Every September, some of our neighbors put together a block party – a Hoffest – which more correctly translates as a “courtyard party”, which makes sense, since it’s held in one of the four courtyards of our building.  Everyone in the building is invited, whether they live or work here.  We all bring some food or drink to share, someone brings a grill, someone puts up balloons.  Our first year here, we went, and we made an effort to meet people and connect, but being new and knowing almost no German, it was daunting (although we did get a very neat tour of the hidden catacombs below our building).  Last year, we were on vacation in early September.  But last Friday we got to go to our second Hoffest, and it was a great success.

006It was really lovely, and our comfort and ease with our neighbors and with the language were a striking contrast to last time.  We ate, we socialized, we met new people.  The kids ran around and played, made new friends and ate too much cake.  We stayed for hours and visited with our friends and neighbors.  Last time, I remember gritting my teeth and smiling anyway and getting through it.  This time I chatted and smiled and left because it was getting late, but I had a few more people I wish I’d gotten to talk to.  It was exactly what a neighborhood party should be, and we were definitely a part of it.  It felt so normal . . . that it actually felt strange.  We’re so unaccustomed to not fitting in and being on the outside that being included was odd (but so very nice).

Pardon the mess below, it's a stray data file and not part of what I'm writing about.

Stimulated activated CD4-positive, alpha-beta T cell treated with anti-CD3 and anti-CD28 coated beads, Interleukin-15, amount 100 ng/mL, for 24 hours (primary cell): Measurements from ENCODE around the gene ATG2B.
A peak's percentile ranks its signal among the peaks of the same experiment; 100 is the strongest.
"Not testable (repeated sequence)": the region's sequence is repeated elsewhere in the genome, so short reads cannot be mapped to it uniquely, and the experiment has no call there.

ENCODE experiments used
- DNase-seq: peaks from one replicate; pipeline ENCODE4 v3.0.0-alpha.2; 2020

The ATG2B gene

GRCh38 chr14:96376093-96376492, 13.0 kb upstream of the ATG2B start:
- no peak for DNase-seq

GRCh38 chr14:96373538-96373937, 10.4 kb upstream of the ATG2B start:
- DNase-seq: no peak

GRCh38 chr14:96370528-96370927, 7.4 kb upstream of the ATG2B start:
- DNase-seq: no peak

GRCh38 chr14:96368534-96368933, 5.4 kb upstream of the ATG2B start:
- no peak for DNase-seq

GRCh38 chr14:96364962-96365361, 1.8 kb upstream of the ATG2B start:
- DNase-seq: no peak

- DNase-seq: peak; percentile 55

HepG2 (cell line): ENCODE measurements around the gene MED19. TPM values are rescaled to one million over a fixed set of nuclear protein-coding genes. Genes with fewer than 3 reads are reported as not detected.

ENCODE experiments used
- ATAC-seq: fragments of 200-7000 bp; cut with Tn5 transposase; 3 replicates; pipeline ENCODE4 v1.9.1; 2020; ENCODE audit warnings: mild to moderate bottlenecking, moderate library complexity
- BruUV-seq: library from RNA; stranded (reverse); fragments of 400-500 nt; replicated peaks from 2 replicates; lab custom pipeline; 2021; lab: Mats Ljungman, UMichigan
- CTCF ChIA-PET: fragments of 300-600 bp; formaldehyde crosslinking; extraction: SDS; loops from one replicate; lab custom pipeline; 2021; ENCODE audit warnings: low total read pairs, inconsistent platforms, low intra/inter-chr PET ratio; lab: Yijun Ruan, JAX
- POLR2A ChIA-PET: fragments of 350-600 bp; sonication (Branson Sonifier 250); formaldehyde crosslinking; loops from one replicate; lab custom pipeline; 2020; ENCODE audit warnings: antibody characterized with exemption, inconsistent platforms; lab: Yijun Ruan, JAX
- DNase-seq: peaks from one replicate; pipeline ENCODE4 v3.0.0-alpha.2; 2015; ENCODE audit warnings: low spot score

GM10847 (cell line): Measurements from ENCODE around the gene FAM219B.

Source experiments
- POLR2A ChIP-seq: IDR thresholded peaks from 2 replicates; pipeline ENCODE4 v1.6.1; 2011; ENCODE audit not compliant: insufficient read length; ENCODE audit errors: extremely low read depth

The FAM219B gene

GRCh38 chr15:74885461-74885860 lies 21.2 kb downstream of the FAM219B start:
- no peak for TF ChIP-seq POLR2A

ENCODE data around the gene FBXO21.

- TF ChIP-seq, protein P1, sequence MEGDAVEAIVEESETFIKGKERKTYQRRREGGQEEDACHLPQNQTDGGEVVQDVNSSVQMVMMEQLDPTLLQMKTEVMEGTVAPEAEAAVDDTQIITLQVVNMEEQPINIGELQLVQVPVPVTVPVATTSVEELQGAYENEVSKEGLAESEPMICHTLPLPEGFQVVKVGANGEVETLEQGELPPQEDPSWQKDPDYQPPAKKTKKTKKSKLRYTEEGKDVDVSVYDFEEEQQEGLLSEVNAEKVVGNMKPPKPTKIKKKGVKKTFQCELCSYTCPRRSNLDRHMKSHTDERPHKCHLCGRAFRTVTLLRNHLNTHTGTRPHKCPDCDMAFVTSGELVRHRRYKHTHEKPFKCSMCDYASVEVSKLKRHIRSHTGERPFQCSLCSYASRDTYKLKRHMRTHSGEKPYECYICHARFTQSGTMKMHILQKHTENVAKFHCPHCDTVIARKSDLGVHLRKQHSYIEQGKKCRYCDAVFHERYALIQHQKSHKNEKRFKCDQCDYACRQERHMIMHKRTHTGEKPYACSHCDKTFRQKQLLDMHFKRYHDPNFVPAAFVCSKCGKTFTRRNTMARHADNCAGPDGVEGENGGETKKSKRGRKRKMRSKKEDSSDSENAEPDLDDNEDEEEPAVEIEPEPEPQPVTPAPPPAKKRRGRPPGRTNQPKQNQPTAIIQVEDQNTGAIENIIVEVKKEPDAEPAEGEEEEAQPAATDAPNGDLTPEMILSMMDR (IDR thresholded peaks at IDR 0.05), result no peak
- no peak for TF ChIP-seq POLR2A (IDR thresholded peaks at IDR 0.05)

We feel pretty well accepted here.  We’re still “the Americans”, but we’re no longer “the new people”.  We still don’t speak a lot of German, but we don’t have to begin every conversation by asking if the other people speak English.  We have friends here, we know our neighbors.  It is so nice, and normal, and comfortable.  It seems like a little thing, but it’s a milestone I wasn’t sure we’d ever reach.

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